The ProvideProperty attribute relays the name of the property. In the example above, the property becomes SecurityEnableComponent.

Next, it specifies the controls or components to which each property can be applied. In this case, the property should be applied to all components. Remember, you can use the CanExtend method for more fine-grain control over specific classes of components.

Finally, you can use ProvideProperty to tell the designer how to display and manipulate the value of the property. In this example, and in most cases, the designer can use a default property editor (such as the string property editor). Obviously, more complex properties might require a custom property editor (such as a font property or an RGB color property). In these cases, you would specify a custom property editor as the third attribute of the ProvideProperty constructor.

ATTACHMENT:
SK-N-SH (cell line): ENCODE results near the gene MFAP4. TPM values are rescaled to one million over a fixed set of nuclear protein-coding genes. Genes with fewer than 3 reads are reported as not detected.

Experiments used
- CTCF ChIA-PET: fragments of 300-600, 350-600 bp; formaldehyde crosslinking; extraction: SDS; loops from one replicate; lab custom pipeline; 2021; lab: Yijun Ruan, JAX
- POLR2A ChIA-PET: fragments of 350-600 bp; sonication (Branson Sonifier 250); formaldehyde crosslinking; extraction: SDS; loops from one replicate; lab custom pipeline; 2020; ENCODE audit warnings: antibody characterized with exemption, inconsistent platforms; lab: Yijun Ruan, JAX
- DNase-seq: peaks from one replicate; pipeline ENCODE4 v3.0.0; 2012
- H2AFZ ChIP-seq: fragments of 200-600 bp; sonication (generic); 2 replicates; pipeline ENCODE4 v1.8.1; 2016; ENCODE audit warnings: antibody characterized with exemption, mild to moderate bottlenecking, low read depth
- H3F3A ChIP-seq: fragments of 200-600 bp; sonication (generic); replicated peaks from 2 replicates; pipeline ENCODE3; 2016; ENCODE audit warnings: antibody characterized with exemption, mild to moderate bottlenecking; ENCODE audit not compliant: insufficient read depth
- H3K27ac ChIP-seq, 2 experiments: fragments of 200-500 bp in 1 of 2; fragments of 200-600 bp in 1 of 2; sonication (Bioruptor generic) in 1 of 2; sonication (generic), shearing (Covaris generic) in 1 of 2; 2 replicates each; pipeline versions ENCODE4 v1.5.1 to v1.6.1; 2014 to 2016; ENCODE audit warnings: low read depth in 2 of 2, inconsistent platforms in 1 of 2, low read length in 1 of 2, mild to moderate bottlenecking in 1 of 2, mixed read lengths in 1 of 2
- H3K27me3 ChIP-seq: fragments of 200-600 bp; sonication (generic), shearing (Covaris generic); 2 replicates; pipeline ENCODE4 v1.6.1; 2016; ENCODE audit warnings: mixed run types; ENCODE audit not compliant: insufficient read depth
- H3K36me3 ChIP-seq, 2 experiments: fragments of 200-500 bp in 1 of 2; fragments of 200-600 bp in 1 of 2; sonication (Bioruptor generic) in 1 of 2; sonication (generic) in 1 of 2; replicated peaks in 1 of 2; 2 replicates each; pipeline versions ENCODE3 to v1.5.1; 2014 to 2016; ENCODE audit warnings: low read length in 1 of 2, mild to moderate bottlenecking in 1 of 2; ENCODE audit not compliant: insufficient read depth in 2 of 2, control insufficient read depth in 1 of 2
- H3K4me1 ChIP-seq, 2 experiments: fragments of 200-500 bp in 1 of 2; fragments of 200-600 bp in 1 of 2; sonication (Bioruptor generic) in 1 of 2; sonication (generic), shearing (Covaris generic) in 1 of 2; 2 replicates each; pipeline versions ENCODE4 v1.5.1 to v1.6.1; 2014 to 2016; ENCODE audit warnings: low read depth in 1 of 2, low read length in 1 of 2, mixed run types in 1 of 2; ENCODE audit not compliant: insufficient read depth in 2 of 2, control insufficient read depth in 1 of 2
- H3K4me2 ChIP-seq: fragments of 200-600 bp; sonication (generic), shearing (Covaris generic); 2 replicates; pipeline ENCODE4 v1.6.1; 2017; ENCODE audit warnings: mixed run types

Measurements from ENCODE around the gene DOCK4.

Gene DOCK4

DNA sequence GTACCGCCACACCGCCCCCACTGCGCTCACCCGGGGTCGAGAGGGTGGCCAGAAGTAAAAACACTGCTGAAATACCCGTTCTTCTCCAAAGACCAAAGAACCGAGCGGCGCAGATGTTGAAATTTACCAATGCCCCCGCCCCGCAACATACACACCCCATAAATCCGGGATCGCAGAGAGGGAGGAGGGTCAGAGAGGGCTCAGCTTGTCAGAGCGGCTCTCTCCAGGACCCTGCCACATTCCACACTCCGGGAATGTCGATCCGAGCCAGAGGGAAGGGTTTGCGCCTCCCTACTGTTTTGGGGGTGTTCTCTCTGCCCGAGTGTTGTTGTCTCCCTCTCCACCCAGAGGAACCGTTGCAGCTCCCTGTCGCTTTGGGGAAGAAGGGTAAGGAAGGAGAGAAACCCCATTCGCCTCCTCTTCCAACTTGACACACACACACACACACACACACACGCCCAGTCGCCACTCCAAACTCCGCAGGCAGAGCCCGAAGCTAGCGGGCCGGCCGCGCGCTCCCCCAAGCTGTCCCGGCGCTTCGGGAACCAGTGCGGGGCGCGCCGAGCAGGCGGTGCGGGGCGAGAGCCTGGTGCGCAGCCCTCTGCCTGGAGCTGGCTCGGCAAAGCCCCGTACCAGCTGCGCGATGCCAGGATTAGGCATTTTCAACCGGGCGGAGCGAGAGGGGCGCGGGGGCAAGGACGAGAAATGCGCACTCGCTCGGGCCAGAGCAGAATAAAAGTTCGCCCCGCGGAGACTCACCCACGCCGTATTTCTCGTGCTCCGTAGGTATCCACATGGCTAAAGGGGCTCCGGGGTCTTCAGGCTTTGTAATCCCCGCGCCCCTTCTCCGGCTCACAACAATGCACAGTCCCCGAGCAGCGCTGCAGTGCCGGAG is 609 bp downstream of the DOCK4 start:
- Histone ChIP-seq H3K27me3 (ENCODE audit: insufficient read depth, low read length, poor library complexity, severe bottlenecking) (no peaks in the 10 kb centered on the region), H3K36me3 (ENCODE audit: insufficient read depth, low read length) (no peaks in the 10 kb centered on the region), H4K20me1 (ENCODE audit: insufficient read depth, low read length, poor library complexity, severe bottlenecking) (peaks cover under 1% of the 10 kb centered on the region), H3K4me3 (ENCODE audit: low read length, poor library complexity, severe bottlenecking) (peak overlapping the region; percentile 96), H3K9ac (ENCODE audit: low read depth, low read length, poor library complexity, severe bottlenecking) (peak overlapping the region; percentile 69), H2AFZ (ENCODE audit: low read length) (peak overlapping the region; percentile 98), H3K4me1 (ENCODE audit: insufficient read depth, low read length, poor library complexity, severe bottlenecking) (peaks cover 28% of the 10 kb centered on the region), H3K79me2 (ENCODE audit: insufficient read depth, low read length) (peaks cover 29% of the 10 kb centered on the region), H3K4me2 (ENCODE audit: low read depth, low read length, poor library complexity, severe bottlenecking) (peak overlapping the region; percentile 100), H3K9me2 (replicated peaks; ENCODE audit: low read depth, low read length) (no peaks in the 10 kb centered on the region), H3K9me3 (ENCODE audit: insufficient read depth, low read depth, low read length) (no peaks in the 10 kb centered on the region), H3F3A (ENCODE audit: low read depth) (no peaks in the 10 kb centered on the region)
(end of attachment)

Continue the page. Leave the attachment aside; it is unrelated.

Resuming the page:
The Value Add
The extended properties will not be available in the controls themselves at runtime. In order to access the property values, you need to access the extender provider control directly. Now all you need to do is implement it. Simply package the component into an assembly class library (DLL), use the System.Drawing.ToolboxBitmapAttribute to provide a custom Toolbox Icon, and add the project into the IDE’s Toolbox. Now, you’re hooked up?code less, do more; have fun!